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Ultra-wide or Ultrawide formats refers to photos, videos,[1] and displays,[2] with aspect ratios significantly wider than 2:1. There were multiple moves in history, towards a wider display aspect ratio, including one by Disney.[3] Some moves were successful, while others saw limited success.

Cameras usually capture ultra-wide photos and videos using anamorphic format lens, which shrinks the extended horizontal FOV while saving on film or disk.[4]

Contents

Historic displaysEdit

Before monitors became a separate product line, televisions were used as monitors,[5] for computers such as Timex Sinclair 1000.

4:3Edit

4:3 was the aspect ratio used by 35 mm silent films. By having televisions match this aspect ratio, movies originally photographed in 4:3 could be satisfactorily viewed on SDTV.

NTSC (480i)Edit

NTSC (National Television Standards Committee) broadcasts were analogue and intended for analogue NTSC displays. It was developed and implemented by the NTSC in the United States in 1954. It also saw widespread international adoption by trade partners of the US. When converted to the Digital Video format, DV, NTSC has a 3:2 aspect ratio, a resolution of 720x480i, and a refresh rate of 60 Hz.

PAL (576i)Edit

PAL (Phase Alternating Line) broadcasts were analogue broadcasts, meant for PAL analogue displays. It was developed in 1967 by United Kingdom & Germany, and implemented is most countries. When converted to Digital Video format, DV PAL has a 5:4 resolution of 720×576i running at 50 Hz.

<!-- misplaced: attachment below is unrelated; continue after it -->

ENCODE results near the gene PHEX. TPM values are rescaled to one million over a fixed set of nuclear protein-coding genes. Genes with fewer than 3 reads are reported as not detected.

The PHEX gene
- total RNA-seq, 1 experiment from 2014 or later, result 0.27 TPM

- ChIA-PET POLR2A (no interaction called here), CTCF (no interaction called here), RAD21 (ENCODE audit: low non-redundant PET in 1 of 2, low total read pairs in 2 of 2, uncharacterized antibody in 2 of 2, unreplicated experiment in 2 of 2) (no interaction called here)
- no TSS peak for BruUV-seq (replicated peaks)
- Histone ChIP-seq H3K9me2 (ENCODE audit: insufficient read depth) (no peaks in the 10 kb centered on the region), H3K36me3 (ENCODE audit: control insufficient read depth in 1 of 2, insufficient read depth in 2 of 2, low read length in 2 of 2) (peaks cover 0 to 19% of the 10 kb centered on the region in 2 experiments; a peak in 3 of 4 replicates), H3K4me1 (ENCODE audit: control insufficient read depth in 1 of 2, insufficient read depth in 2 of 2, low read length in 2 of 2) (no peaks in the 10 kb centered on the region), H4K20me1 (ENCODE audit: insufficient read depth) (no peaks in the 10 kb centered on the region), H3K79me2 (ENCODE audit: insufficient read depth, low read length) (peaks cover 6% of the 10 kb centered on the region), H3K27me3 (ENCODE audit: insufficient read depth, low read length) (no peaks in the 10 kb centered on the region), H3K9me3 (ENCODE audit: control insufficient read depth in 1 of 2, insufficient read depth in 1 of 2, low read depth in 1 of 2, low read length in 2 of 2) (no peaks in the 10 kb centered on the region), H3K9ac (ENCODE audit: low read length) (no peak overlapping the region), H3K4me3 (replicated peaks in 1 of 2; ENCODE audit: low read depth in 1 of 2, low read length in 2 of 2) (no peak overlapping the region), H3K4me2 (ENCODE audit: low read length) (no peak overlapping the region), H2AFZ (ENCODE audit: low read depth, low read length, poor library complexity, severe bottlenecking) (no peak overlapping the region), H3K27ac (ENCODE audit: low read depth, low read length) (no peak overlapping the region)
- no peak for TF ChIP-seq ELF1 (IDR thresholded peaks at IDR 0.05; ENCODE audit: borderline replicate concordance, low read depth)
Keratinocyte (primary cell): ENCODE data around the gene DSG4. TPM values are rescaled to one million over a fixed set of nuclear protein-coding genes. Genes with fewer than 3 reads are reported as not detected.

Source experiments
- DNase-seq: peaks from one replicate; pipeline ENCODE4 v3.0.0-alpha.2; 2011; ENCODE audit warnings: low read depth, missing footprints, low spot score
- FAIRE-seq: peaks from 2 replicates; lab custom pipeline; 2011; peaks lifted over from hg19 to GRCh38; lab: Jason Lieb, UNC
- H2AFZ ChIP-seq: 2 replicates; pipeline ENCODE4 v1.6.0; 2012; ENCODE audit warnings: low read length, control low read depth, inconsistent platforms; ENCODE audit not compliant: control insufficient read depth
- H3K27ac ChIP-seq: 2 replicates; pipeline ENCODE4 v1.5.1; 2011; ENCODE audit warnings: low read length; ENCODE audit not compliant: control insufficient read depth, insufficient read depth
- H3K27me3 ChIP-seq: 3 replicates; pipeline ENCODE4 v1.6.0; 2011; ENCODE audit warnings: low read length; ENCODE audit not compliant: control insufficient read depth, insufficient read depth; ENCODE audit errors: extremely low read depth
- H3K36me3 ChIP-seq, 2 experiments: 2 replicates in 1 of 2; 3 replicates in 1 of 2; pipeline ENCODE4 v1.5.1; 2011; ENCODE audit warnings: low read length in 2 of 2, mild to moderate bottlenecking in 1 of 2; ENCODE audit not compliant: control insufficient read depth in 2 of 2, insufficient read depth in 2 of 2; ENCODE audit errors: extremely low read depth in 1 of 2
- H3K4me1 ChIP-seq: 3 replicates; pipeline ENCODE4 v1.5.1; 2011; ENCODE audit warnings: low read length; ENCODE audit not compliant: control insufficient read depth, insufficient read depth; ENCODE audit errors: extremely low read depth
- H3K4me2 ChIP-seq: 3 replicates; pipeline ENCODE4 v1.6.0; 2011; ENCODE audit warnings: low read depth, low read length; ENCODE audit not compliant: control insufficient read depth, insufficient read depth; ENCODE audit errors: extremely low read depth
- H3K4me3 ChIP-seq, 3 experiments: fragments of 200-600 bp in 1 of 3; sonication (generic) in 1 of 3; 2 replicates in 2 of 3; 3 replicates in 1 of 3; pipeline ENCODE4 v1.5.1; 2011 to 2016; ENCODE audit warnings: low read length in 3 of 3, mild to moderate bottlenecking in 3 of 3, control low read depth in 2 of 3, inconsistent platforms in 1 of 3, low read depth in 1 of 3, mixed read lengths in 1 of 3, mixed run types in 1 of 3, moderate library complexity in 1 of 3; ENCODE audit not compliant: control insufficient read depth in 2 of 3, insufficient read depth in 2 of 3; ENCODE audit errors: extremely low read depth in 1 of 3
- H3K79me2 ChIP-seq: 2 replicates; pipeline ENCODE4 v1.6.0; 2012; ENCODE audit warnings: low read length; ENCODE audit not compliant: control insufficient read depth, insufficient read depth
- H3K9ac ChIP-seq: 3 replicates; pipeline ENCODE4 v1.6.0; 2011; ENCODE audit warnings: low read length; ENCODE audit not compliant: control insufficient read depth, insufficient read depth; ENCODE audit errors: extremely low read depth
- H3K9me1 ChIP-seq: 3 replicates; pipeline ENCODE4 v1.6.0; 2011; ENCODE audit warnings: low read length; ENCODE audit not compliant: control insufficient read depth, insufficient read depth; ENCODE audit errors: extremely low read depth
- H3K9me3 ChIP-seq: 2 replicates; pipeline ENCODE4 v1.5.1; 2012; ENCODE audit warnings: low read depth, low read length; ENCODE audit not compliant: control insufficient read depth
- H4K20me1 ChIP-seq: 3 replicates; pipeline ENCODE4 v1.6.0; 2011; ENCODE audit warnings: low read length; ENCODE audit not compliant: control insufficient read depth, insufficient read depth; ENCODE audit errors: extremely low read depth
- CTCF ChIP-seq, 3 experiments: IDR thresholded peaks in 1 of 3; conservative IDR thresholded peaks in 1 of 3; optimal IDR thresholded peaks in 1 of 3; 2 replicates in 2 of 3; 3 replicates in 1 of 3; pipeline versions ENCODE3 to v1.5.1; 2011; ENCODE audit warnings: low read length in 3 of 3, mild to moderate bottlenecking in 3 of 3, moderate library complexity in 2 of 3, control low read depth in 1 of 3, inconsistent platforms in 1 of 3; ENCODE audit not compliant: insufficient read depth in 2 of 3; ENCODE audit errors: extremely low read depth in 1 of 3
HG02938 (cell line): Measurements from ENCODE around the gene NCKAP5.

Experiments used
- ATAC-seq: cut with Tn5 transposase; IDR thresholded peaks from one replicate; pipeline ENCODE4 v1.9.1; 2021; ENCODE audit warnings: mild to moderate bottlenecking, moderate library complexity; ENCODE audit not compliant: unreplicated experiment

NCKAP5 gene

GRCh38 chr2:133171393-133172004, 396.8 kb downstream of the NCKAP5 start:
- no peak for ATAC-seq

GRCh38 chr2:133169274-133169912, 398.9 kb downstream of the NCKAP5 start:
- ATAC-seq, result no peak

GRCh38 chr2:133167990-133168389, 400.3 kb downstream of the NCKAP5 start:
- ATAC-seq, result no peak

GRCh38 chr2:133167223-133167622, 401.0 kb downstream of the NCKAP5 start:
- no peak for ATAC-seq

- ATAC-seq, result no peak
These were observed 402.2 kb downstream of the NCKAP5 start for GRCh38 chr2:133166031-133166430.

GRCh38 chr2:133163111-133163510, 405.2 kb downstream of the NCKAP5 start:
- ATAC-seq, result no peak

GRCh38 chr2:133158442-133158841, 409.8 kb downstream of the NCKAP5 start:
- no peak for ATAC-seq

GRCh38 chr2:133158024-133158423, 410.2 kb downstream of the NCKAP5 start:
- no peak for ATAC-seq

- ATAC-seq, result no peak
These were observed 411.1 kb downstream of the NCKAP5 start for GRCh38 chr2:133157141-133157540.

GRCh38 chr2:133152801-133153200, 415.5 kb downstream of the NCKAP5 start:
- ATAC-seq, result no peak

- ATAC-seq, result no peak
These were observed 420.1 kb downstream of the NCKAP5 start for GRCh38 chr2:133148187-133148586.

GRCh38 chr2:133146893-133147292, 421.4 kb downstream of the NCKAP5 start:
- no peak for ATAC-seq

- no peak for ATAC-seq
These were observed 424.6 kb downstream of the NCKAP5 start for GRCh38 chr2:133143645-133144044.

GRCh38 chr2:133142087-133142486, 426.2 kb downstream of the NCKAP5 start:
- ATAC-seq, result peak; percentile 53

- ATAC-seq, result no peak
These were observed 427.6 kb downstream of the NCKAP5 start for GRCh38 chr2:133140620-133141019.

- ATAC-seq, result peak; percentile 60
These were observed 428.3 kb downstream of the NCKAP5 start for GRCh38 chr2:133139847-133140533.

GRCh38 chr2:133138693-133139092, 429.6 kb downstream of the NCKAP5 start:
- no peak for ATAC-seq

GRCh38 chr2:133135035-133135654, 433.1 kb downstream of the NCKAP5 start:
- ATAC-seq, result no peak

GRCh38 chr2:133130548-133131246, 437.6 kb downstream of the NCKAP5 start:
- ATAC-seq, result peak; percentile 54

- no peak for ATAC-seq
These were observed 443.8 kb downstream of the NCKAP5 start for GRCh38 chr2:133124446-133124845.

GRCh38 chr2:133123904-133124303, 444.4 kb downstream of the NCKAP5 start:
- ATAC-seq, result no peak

32:27Edit

32:27 was originally developed for compressed video storage in cameras, meant to be displayed in anamorphic x1.5 as 16:9. 640×540i was such a 32:27 resolution running at 50 Hz and 100 Hz, meant for cameras.

Panasonic's DVCPRO HD[6] with a resolution of 1280×1080i was latest in the line of 32:27 video formats for cameras. Hitachi's 42" and 50" 1280×1080i televisions, like the P50T501, were the last line of 32:27 consumer displays.[7]

32:27 is derived from 4:3 aspect ratio.

 

Historic Ultrawide CinemaEdit

Historically ultrawide movie formats have varied between ~2.35:1 (1678:715), ~2.39:1 (1024:429) and 2.4:1. To complicate matters further, films were also produced in 2.55:1, 2.76:1 and 4:1. Developed by Rowe E. Carney Jr. and Tom F. Smith, the Smith-Carney System used a 3 camera system, with 4.6945:1 (1737:370) ratio, to project movies in 180°. [8] Disney even created a 6.85:1 format, using 5 projectors to display 200°. The only movie filmed in Disney's 6.85:1 format is Impressions de France.[3]

Modern displaysEdit

Widescreen revolutionEdit

European widescreenEdit

European widescreen format was a 5:3 (15:9) resolution of 800x480p and 1280:768p. Developed in 1969 by Rune Ericson, Super 16 mm was widely used in Europe, before the move to 16:9.